...apology has several elements: expression of embarrassment
and chagrin; ...that one knows what conduct has been expected...; ...disavowal
of the wrong way of behaving and vilification of the self that so behaved;
...avowal henceforth to pursue that course; performance of penance and
the volunteering of restitution.
Two aspects of this long sentence catch the eye. First, in a few lines,
Goffman has loaded in not one or two, but seven necessary elements for
a successful apology, a monument to concision.
The other feature of this description that invites comment is that the
first element of an apology that Goffman invokes is "expression of embarrassment
and chagrin", which connects his argument to mine concerning shame. Moreover,
placing this element at the head of the list possibly suggests that it
should come first in time, or that it might be the most important condition,
Goffman's discussion has proven fruitful in many directions, but it
has also been criticized by Tavuchis (l991), whose discussion of apologies
is much more comprehensive and detailed. Unlike Goffman, Tavuchis readily
extends his analysis beyond interpersonal apology to individual-collective
and collective remedial actions. He devotes chapter-length treatments to
situations of apology of the one to the many, the many to the one, and
the many to the many. In his treatment of interactions between individuals
and groups, he covers some of the same ground as Braithwaite (l989), but
in much more detail. The ceremonies of punishment and reintegration of
offenders which Braithwaite describes involve the repair of bonds between
the one and the many, which Tavuchis discusses in great detail. Of particular
relevance to group conflict is Tavuchis's discussion of apologies of the
many to many: the path to reconciliation between groups.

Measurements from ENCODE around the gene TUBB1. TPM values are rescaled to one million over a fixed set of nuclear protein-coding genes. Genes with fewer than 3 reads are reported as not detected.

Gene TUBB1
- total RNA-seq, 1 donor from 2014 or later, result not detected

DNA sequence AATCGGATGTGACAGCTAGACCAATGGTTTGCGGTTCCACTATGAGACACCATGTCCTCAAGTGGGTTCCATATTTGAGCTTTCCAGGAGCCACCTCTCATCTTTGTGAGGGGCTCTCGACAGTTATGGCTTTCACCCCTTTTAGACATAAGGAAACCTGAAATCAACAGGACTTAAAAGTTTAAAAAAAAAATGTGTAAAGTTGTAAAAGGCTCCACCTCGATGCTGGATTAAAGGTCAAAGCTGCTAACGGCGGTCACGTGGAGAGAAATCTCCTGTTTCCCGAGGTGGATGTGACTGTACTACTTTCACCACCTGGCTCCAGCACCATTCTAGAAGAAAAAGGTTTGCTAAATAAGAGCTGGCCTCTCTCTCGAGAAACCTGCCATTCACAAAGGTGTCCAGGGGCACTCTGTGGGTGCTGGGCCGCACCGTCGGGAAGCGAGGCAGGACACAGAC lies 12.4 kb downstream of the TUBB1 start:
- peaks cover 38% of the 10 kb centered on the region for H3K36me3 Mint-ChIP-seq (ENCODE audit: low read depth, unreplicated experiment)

Tavuchis's two central complaints about Goffman's are that in the main
it concerns individuals, rather than relationships, and that to these individuals
an apology may be a game in which the actor is not emotionally involved
...apologies (for Goffman) are conceptualized as a "set of
moves" or interpersonal management ploys used by social disembodied actors
trying to maximize their (questionable) moral credibility...Goffman argues
that an apology entails the "splitting" of the self, whereas I underscore
the necessity of "attachment" to the offense...there is no mention of what
I take to be central to apology: sorrow and regret... an actor could follow
all the steps described by Goffman without producing a speech act that
is socially recognizable as an apology, or, its moral reciprocal, forgiveness.
Both of Tavuchis's criticisms cut close to the bone. Although Goffman
uses many relational terms, his basic frame of analysis is individualistic
rather than relational; it concerns a harried, anxious individual seeking
to maintain her/his sense of self and status in a jungle of trying situations.
The language of rules and norms, which Tavuchis also uses, is itself not
quite relational, since it also emphasizes the individual as much as the
social bond. Perhaps a new language of relationships is needed. In the
physics of light, mathematical language provided the link between particle
and wave formulations. We have no such language for linking individuals
Tavuchis's second criticism is also just. Goffman's analysis is largely
behavioral; it concerns the surface of interaction, with very little access
to the interior, the meaning of events to the actors. Even Goffman's mention
of embarrassment and chagrin as necessary parts of apology involves an
ambiguity. He does not say that the actor should feel these emotions, but
only that they should be expressed. In Goffman's world, a gesture indicating
embarrassment (covering the face with a hand, for example) might be adequate,
even if were merely enacted in the absence of any feeling. (In The Odyssey,
when addressing an audience, Ulysses would wipe his eyes with the hem of
his robe to indicate grief. The wily Ulysses would fit exactly into Goffman's
In Tavuchis's (p. 3l) description of apology, there are two essential
parts, both equally important and equally necessary. One must say one is
sorry, and one must also feel sorry. Without these two components, the
ritual is incomplete. Tavuchis's critique of individualistic and behavioral
bias locates two important flaws in Goffman's approach. To test the adequacy